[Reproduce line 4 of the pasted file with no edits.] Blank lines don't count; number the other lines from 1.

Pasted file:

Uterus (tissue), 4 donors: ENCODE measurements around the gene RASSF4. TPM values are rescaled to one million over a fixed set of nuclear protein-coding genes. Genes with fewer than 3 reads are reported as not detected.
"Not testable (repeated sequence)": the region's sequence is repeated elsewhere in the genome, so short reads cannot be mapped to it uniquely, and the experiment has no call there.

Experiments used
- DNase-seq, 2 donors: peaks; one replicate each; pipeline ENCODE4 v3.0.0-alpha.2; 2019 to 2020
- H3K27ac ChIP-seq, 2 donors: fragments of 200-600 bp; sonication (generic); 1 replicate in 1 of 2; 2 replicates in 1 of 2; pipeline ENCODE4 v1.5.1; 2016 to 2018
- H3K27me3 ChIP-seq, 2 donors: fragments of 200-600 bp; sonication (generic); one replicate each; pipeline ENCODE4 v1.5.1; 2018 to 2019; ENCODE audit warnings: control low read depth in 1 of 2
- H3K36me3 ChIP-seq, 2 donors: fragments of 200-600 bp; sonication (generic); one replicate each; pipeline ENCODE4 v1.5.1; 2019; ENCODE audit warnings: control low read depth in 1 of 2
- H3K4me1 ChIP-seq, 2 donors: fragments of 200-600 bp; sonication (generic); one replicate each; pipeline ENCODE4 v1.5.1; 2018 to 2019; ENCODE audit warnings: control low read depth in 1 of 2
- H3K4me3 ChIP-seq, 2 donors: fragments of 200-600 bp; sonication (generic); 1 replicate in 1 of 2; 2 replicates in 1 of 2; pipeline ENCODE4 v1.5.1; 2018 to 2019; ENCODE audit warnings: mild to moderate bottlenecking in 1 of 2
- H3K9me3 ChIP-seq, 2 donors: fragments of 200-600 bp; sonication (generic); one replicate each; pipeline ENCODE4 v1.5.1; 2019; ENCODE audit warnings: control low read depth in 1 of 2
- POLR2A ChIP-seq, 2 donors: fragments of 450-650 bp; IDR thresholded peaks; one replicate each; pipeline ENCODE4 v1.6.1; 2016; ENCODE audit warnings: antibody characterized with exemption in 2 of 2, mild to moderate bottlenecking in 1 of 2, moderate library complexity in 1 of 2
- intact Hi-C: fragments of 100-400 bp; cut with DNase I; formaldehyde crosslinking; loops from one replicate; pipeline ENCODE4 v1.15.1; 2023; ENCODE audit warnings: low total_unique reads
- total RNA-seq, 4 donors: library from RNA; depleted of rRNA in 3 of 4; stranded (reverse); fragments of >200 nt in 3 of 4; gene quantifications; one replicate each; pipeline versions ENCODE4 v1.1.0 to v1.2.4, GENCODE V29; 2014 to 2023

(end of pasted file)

- DNase-seq, 2 donors: peaks; one replicate each; pipeline ENCODE4 v3.0.0-alpha.2; 2019 to 2020